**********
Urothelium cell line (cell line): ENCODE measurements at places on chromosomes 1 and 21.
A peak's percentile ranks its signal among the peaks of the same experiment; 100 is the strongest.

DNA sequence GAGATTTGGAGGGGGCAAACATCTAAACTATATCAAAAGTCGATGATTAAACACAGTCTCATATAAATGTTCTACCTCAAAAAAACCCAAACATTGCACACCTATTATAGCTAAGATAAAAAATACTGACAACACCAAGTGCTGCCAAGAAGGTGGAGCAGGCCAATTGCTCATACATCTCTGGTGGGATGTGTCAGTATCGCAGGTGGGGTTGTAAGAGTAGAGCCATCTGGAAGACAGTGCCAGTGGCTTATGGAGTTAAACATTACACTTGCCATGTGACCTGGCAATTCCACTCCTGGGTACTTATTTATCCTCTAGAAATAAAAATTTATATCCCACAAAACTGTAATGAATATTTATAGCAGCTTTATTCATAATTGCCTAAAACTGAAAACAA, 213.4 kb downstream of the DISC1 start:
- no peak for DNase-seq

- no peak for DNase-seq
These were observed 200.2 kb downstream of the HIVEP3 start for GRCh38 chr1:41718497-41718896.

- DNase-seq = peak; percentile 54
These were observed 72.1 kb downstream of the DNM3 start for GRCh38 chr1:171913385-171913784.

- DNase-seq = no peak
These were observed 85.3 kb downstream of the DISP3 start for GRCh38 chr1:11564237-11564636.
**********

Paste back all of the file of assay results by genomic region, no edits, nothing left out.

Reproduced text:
Urothelium cell line (cell line): ENCODE measurements at places on chromosomes 1 and 21.
A peak's percentile ranks its signal among the peaks of the same experiment; 100 is the strongest.

DNA sequence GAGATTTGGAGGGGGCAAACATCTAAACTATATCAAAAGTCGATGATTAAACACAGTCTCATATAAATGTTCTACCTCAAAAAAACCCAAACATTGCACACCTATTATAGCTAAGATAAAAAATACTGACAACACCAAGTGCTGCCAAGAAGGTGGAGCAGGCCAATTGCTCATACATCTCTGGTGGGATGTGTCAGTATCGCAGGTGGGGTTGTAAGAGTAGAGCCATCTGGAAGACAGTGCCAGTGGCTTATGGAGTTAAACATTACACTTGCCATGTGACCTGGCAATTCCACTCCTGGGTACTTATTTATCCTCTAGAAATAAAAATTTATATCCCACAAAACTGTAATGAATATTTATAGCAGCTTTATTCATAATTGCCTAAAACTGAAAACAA, 213.4 kb downstream of the DISC1 start:
- no peak for DNase-seq

- no peak for DNase-seq
These were observed 200.2 kb downstream of the HIVEP3 start for GRCh38 chr1:41718497-41718896.

- DNase-seq = peak; percentile 54
These were observed 72.1 kb downstream of the DNM3 start for GRCh38 chr1:171913385-171913784.

- DNase-seq = no peak
These were observed 85.3 kb downstream of the DISP3 start for GRCh38 chr1:11564237-11564636.